“It’s a truism about the computer industry that when your competitors are talking in public about how they’re not worried about you, they’re doing a lot of worrying about you in private. So perhaps Apple should take it as a huge compliment that within the space of a week, senior executives of both Dell and Creative have taken time out of their busy schedules to mention how they aren’t concerned by the announcements the company made at this year’s Macworld Expo in San Francisco,” Ian Betteridge writes for eWEEK.
“For Creative’s Sim Wong Hoo, the iPod shuffle is ‘a big let down … worse than the cheapest Chinese player.’ For Dell’s Kevin Rollins, the iPod is ‘a fad’ and the Mac mini poses no threat to the company’s 17 percent market share,” Betteridge writes. “Some analysts have already cautioned that both men might be mistaken about the impact that the iPod and Mac mini might have on the industry. In a posting on his blog, Jupiter Research analyst Michael Gartenberg called Wong Hoo’s comments ‘foolish.’ ‘Creative doesn’t get it and is going to dismiss Apple to their own peril. … You can see why [it’s] going to get beat up in this market pretty bad.’ Gartenberg’s colleague Joe Wilcox described the Mac mini as ‘a potential suitor to Windows users, particularly those who have iPods and enjoy the experience delivered by Apple.'”
Betteridge writes, “It’s easy to see the Mac mini as an extension of the iPod platform, rather than the other way around. And this is what offers the greatest threat to other computer makers, for if Apple is able to persuade a significant number of those customers coming into its stores to buy an iPod to walk out with a Mac mini as well, it could gain the two or three market share points that would make it a serious player in the PC market once again.”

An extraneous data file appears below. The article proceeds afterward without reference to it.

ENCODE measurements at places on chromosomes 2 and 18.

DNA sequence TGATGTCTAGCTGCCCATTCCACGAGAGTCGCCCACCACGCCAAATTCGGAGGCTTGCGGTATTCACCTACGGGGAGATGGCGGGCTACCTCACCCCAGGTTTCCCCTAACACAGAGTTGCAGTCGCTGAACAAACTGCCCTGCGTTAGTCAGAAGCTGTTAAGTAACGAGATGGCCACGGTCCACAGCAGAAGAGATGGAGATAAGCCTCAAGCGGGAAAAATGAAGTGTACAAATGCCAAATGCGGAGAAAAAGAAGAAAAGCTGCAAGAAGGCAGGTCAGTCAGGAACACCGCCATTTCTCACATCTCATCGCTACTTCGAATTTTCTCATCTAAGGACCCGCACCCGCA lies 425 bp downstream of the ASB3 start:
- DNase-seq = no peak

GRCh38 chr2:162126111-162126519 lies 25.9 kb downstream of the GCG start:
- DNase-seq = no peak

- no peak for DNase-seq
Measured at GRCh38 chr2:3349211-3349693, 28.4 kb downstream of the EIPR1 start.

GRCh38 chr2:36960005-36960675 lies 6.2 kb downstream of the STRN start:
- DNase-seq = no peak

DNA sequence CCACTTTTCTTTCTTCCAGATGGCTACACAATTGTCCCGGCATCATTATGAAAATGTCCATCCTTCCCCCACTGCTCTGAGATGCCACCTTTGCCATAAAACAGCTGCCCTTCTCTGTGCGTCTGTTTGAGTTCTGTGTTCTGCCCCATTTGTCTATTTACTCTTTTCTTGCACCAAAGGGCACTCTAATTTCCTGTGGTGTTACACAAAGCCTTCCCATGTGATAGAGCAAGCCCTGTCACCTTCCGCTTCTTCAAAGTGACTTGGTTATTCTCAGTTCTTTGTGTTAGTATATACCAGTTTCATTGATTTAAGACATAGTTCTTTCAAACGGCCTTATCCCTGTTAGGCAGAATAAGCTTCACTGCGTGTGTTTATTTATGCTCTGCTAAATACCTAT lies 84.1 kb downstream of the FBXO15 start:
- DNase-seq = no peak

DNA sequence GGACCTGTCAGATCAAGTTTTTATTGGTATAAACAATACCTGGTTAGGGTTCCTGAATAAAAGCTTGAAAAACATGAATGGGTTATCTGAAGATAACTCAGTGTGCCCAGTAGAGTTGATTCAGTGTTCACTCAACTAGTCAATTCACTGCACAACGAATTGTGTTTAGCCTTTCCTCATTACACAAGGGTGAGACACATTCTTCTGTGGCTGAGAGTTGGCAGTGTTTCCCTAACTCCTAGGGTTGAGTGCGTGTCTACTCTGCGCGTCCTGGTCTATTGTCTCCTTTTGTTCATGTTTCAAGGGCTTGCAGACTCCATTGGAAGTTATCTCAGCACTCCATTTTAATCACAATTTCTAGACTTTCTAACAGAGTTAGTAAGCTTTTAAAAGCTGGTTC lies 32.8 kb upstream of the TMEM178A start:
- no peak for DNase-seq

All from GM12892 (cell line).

“What will worry the other PC companies is that, in a market where everyone except Dell has struggled to make money, Apple has long been highly profitable with only a 2 percent to 3 percent market share. Should the company boost this to 4 or even 5 percent, its profits—and thus its ability to increase its spending on marketing and development—would also be significantly increased, raising the prospect of the company simply being able to blow away its less profitable rivals,” Betteridge writes. “Such a revitalized Apple could, over the long term, become a challenger to even the 17 percent of the worldwide market that is currently owned by Dell. While Rollins may be right to dismiss Apple in the short term, you can bet that he’ll be keeping a sharp eye on how well the Mac mini is doing.”
Full article with much more here.
MacDailyNews Take: You can bet Apple’s Mac mini is sending shivers through Wintel box assemblers’ boardrooms worldwide. If Apple can execute well, 2005 could very well be the year of the Mac in addition to being the real breakout year of the iPod.